Poem: God Does Not Exist to Give You What You Want

by | Jan 29, 2020 | Blogs, Prayers, Spirituality

Bow your head to the God who made you.
Accept the commandments
Forged on Mt. Sinai.
Or, will you build a golden calf
To be everything you want?

Will you turn back to Egypt,
Where you were enslaved,
And where you had cucumbers, leeks, melons, and garlic? 1

Or, will you accept the desert
Even when you lose so much?

It is only your pride and fear
Which makes the desert sound

Memories of powers over you
That hurt and wounded you
In your vulnerability.

But everything
Is God’s will.
Even in brutality
in the worst sense.
God allowed it, for some reason.

Death and sickness?
How can I not demand Your response?
How can You tell me I must be grateful
For You,
The source of this dying life, suffering, pain?
“Why have You forsaken me?” 2

God does not exist to give you what you want.
God is simply God. That’s all.
God is free.

“Where were you,
When I laid the foundations of the earth?
…who laid its cornerstone
When the morning stars sang together
And all the heavenly beings
Shouted for joy?” 3

Let your own desires and needs go.
Not the little ones.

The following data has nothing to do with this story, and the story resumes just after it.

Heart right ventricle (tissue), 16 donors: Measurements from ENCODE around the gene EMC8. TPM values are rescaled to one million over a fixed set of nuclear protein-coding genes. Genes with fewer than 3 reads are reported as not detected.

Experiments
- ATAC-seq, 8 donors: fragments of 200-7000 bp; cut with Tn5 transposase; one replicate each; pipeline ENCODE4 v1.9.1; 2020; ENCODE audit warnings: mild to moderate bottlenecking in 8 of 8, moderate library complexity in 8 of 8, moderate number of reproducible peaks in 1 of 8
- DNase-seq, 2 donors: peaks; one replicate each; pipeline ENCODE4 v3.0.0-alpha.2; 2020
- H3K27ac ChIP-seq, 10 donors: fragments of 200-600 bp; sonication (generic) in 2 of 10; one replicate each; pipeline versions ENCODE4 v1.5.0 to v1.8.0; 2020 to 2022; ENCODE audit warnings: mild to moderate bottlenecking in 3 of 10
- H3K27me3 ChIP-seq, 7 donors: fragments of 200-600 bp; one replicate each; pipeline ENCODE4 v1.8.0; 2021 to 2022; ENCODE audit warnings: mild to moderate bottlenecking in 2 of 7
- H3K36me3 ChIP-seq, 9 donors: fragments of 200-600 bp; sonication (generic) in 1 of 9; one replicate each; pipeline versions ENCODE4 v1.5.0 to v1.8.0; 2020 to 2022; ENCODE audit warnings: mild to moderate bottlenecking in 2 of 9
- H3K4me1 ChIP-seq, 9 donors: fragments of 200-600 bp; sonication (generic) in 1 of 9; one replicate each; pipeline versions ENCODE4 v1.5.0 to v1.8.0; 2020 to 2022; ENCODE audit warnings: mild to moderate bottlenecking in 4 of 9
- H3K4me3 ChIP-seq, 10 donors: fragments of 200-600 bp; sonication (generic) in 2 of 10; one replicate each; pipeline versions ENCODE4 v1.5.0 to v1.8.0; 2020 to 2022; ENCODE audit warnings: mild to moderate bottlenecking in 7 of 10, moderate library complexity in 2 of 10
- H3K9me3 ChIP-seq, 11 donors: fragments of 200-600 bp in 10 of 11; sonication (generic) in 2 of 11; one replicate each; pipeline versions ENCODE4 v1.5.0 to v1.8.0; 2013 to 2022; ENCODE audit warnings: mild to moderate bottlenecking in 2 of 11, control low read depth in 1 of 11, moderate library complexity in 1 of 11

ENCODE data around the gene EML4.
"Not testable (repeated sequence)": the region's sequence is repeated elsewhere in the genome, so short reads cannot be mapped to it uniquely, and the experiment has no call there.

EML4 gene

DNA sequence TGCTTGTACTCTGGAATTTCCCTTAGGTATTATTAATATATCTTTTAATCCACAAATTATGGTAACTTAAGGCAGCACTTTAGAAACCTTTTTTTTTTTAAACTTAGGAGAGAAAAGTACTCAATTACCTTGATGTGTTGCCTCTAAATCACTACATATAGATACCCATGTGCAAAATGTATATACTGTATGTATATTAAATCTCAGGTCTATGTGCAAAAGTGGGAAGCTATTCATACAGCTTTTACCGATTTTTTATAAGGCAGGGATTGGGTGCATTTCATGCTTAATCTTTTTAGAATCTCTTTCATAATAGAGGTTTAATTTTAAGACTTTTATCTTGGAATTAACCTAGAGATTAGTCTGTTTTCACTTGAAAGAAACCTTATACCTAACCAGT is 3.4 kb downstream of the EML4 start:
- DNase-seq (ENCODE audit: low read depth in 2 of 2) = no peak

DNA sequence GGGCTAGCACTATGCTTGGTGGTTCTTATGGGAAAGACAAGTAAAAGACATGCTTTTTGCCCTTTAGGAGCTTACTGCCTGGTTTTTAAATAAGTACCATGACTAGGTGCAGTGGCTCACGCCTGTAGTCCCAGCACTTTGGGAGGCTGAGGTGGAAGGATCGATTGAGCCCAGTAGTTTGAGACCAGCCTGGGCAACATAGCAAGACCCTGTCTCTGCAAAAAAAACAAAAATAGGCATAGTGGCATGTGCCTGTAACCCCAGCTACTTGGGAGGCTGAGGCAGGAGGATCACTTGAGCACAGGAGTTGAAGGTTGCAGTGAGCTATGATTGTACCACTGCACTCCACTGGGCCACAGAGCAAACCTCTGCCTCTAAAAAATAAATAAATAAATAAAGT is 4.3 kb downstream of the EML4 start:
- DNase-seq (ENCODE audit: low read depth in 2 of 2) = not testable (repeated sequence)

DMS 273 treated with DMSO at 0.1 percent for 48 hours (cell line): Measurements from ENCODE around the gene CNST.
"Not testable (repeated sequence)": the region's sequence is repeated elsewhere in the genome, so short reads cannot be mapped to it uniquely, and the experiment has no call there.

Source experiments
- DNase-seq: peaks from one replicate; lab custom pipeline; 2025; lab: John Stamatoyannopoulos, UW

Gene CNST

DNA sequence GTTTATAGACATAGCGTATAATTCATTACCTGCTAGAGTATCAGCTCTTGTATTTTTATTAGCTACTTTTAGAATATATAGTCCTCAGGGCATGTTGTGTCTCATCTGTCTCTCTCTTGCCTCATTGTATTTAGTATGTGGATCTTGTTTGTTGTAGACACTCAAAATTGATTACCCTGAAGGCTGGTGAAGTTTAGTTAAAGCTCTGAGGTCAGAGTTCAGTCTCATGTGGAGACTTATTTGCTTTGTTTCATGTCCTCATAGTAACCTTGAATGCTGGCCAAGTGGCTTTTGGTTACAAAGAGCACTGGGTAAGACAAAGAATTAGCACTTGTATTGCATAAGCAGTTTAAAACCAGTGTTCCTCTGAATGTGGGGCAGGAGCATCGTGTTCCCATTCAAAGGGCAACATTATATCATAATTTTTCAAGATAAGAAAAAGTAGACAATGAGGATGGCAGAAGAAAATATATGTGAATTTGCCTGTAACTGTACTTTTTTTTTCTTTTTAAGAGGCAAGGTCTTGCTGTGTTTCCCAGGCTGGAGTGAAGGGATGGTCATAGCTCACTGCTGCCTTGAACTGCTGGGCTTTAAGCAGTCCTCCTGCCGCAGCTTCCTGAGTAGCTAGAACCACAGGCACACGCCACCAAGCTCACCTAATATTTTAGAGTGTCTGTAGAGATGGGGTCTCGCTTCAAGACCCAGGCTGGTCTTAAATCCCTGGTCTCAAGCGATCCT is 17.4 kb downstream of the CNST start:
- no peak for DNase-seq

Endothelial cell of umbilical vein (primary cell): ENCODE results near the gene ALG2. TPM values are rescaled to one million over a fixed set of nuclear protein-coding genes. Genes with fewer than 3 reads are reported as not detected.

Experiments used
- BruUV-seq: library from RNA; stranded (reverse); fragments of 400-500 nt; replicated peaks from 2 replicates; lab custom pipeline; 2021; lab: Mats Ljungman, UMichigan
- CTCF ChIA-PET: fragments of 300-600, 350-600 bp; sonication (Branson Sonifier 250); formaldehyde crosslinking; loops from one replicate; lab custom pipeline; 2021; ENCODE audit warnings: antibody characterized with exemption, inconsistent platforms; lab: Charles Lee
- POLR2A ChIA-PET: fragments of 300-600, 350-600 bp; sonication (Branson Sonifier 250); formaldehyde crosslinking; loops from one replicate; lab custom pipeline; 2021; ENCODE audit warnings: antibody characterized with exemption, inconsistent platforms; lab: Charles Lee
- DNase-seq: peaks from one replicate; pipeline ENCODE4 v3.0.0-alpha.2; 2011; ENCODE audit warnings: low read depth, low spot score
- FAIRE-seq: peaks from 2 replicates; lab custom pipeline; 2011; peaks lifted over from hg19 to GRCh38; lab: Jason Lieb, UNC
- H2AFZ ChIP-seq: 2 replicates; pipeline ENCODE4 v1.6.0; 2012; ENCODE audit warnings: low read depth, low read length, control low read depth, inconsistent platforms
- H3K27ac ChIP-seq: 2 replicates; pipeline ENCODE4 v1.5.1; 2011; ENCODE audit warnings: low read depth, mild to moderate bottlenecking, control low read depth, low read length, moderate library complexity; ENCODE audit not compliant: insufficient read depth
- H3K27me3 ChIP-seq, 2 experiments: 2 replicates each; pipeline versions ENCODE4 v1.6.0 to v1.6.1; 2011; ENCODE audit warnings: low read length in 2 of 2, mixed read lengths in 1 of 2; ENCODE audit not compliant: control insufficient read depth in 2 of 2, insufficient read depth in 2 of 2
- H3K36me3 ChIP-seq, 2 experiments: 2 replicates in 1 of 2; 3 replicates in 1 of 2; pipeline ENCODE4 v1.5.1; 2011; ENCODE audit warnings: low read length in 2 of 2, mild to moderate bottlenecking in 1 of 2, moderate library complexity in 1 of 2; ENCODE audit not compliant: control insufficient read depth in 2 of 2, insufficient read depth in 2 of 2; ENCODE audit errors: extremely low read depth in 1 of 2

But the ones you call
Most good and loving,
The ones that make life worth living:
Healing of sickness,
Presence with loved ones,
Reprieve from suffering.

Desires and needs
That are worth dying for,
Giving everything for.
Open your hands and
Gently let them go.

And when you are before God,
Utterly defenseless,
Then you will see the love of God,
Beyond desires and needs.

A purifying fire that
Will not kill others.
Will not violently grasp
at what you think is due.
But will draw out
any remnant of that poison
That breeds violence;
That grasps at what you
Thought you deserved in this life.

Yes, you will first have to die
So you can live;
And it will be painful
As your old self burns away
Having once been attached to you
Interwoven through your nerves
Making this fire feel like death,
Or drowning.

Then you die, and the old self
Floats away down the Jordan.

And then freedom.
Up from the water
Thought now to be a corpse,
But instead a
Being so beautiful
That God says,
“This is my beloved, with whom I am well pleased.” 4

This pleasing beloved beauty is freedom.
It has been hidden underneath eras of
Human effort, error and formation.

Now out of its cage,
Roaring like a lion
So loud,
Resonating through
Rigid walls,
Revealing gentle
Seeds of trees
That once grew
Where this now fallen wall
Once stood.

There is nothing else.
All those fears and resentments,
In the face of suffering,
Are like dust.

Deepest contrition
For imagining God to be cruel
Is instantly swallowed by mercy.

“O happy fault.” 5

And you see the “dearest, freshness, deep down things;” 6
And you find the gift of life is not destroyed by anything,
And you learn how it always wins in God’s love.

O joyful eternity.

Love. God’s love.
So bound to you it eludes definitions.
It is not merely what you want,
It is everything.


Photo by Tim Marshall on Unsplash

  1. Numbers 11
  2. Psalm 22:1
  3. Job 38: 4, 6-7
  4. Matthew 3:17
  5. Exultet (from the Easter Liturgy)
  6. “God’s Grandeur,” Gerard Manley Hopkins, S.J.

Chris Williams, SJ

cwilliamssj@thejesuitpost.org   /   All posts by Chris